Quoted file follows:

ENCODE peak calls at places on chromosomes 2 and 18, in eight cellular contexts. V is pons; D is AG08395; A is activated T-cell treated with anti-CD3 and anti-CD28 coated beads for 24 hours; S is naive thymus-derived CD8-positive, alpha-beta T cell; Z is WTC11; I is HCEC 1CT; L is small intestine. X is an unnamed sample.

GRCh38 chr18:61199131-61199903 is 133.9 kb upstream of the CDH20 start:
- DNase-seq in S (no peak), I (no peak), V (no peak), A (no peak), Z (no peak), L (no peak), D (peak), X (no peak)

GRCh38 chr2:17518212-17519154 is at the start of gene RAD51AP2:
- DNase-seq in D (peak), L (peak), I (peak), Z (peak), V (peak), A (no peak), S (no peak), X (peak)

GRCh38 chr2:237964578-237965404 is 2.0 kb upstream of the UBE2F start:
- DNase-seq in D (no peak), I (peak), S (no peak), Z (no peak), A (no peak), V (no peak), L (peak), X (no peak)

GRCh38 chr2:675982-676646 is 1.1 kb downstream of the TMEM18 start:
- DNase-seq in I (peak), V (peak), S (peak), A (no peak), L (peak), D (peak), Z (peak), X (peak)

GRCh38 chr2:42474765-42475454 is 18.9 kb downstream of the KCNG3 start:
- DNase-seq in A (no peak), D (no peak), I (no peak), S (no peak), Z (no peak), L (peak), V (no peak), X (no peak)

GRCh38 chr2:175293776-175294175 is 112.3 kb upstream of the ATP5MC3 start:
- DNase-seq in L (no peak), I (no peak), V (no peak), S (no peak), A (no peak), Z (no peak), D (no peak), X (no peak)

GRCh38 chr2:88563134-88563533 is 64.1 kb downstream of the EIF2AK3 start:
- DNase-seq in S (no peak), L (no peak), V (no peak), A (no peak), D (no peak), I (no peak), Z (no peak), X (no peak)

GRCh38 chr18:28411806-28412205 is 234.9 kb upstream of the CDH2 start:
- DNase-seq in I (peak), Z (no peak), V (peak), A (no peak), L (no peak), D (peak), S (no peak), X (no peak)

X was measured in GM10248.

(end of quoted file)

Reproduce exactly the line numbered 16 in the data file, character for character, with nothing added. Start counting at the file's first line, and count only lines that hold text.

GRCh38 chr18:28411806-28412205 is 234.9 kb upstream of the CDH2 start: